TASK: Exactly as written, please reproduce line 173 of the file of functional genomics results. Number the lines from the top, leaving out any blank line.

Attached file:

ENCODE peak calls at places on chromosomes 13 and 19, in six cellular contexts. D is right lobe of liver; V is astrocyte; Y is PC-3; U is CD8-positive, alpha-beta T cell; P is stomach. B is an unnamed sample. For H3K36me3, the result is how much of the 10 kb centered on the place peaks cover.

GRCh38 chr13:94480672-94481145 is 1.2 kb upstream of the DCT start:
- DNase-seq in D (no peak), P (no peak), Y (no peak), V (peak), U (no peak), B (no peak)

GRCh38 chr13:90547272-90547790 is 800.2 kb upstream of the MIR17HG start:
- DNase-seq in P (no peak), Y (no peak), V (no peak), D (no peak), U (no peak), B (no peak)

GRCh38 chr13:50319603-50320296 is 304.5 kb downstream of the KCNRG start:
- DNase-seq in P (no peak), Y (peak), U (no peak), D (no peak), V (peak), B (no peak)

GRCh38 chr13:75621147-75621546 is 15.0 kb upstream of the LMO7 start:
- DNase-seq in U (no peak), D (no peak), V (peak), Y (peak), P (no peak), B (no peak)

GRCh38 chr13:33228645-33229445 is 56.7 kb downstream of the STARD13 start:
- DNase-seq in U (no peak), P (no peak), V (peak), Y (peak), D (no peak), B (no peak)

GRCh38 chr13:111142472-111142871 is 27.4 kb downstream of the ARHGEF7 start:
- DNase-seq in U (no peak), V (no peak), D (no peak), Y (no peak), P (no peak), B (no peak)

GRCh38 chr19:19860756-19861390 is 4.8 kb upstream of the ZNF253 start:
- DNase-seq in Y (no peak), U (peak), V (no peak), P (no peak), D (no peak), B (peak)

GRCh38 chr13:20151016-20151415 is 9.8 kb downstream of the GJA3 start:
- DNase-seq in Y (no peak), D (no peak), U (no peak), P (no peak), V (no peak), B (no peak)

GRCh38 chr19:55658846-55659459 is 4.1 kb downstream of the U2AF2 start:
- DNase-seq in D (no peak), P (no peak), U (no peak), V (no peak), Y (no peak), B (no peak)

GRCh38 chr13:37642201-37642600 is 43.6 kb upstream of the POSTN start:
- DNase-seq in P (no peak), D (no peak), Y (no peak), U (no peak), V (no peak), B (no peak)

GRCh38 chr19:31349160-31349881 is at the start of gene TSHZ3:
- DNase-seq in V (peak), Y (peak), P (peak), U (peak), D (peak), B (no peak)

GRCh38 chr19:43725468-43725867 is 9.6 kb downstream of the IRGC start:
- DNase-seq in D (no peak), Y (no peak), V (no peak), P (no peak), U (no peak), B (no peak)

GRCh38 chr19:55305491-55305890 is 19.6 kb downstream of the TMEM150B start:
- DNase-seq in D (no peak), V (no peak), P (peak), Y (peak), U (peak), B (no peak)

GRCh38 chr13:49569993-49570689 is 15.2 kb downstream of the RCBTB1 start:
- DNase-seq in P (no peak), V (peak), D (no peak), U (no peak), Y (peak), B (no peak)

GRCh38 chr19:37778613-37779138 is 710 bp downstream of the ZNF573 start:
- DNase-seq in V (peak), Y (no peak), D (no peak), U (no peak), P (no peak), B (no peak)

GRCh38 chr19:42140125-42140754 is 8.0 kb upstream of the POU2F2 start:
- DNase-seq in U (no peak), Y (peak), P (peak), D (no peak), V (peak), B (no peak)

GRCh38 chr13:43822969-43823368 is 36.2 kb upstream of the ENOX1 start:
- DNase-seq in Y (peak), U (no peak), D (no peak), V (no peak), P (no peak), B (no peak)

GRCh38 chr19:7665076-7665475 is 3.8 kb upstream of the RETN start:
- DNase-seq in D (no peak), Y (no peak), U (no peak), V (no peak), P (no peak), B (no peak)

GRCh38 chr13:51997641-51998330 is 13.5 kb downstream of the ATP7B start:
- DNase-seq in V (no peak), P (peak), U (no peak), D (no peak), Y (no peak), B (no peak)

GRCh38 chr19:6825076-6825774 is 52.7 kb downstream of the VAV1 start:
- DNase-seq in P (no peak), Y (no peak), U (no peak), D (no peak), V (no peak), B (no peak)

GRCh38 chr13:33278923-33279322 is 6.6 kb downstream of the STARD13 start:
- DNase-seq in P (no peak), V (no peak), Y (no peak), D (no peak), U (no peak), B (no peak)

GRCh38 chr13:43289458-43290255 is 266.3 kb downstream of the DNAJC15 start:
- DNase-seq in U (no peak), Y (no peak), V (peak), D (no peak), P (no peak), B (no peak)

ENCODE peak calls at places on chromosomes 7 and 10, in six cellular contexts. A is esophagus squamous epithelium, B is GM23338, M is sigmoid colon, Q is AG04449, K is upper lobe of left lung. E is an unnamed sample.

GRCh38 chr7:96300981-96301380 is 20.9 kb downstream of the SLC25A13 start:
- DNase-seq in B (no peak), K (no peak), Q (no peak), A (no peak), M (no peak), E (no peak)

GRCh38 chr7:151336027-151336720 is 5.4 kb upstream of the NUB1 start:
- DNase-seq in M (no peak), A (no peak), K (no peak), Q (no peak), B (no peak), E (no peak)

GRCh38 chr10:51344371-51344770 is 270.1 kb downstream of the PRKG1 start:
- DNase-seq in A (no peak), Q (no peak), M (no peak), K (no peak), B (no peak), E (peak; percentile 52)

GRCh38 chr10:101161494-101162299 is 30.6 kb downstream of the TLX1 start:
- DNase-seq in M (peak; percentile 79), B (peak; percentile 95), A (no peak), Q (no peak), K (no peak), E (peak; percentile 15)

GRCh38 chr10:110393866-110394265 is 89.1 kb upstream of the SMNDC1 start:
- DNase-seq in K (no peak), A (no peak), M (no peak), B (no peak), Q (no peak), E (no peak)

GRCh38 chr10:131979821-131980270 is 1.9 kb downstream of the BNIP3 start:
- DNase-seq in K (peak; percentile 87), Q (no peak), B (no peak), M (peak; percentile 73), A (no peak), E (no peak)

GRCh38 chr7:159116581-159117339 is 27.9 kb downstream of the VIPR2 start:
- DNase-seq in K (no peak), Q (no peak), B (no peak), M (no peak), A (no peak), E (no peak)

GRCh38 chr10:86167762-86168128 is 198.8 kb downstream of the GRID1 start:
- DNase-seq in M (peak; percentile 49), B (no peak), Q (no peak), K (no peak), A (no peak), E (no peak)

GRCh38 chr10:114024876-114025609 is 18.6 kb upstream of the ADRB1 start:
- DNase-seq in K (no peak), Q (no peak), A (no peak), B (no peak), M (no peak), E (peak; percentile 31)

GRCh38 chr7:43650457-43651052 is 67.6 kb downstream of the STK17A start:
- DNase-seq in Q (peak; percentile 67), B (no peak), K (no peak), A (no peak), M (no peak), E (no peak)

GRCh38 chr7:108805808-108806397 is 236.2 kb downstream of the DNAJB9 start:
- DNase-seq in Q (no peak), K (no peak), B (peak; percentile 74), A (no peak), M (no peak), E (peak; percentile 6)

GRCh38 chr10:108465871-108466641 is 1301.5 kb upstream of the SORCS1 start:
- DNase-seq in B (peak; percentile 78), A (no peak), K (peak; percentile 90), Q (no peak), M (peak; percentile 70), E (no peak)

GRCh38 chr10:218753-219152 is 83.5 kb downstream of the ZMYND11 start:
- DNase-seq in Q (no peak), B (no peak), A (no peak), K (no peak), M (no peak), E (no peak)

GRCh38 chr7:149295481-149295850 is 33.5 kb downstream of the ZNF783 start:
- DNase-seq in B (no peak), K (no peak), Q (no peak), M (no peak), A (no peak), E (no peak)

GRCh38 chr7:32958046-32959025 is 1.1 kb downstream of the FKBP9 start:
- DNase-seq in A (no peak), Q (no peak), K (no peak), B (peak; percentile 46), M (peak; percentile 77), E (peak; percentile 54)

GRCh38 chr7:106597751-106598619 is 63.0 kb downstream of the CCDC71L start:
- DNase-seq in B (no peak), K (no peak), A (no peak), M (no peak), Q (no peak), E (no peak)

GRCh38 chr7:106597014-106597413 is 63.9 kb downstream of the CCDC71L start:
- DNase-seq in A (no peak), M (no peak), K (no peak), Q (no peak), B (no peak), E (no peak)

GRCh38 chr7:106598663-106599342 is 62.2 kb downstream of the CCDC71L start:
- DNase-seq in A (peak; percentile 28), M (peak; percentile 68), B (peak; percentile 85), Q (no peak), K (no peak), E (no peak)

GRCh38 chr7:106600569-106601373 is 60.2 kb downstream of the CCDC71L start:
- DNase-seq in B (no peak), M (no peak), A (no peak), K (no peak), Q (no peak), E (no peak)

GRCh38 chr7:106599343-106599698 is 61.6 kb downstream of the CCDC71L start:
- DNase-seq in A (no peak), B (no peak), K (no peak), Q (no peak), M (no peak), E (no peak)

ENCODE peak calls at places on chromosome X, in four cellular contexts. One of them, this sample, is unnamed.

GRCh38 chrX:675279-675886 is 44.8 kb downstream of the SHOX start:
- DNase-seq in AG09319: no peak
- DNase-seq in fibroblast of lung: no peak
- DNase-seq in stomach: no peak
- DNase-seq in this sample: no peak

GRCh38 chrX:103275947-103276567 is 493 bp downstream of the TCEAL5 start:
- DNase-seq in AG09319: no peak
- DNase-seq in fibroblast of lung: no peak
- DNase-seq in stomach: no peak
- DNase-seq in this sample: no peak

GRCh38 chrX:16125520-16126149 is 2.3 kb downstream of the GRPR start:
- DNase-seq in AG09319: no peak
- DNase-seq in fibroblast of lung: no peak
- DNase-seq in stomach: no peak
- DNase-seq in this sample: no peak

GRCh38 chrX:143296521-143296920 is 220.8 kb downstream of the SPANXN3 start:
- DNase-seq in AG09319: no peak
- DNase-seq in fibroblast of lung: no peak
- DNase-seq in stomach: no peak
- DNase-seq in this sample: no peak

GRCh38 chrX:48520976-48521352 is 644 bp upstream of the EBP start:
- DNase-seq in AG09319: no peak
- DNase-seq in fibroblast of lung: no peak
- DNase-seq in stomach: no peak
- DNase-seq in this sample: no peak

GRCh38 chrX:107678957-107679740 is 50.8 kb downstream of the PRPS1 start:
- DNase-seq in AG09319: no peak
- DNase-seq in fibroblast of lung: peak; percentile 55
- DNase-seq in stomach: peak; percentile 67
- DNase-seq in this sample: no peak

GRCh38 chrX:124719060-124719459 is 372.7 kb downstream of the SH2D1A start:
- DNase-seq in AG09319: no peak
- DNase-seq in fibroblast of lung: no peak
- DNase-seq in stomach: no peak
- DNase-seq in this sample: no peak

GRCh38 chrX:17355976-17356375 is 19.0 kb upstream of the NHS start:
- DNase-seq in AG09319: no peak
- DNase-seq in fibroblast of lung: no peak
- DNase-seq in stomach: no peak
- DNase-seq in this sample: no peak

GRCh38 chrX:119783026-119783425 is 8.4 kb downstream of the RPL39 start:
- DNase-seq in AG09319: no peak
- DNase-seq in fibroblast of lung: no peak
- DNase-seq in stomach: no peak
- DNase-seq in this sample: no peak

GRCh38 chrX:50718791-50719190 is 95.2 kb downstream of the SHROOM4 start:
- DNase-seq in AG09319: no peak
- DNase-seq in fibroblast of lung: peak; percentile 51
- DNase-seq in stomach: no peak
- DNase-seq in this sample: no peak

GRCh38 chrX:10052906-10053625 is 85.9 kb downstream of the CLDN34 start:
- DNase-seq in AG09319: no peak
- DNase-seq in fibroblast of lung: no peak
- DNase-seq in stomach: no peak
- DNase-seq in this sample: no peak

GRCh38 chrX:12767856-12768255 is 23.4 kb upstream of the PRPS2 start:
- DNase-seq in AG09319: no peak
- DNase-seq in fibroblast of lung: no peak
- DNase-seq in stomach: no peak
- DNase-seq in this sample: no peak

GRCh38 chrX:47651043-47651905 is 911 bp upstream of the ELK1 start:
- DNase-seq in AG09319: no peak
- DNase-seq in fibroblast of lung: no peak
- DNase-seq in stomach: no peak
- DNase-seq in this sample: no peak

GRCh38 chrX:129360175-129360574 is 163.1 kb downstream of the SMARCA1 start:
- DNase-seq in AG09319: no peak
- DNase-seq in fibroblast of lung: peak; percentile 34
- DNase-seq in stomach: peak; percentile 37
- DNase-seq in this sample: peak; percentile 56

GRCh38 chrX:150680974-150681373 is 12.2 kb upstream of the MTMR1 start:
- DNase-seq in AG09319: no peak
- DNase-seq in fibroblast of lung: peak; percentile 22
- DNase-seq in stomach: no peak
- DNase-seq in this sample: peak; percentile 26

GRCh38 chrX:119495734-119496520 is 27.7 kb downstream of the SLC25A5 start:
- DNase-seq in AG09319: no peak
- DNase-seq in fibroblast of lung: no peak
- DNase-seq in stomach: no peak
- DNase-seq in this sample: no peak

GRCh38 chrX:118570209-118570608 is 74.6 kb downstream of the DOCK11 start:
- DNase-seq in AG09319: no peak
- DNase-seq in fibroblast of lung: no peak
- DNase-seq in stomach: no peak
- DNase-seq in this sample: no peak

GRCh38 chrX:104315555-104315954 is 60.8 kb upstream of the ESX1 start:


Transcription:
GRCh38 chrX:104315555-104315954 is 60.8 kb upstream of the ESX1 start: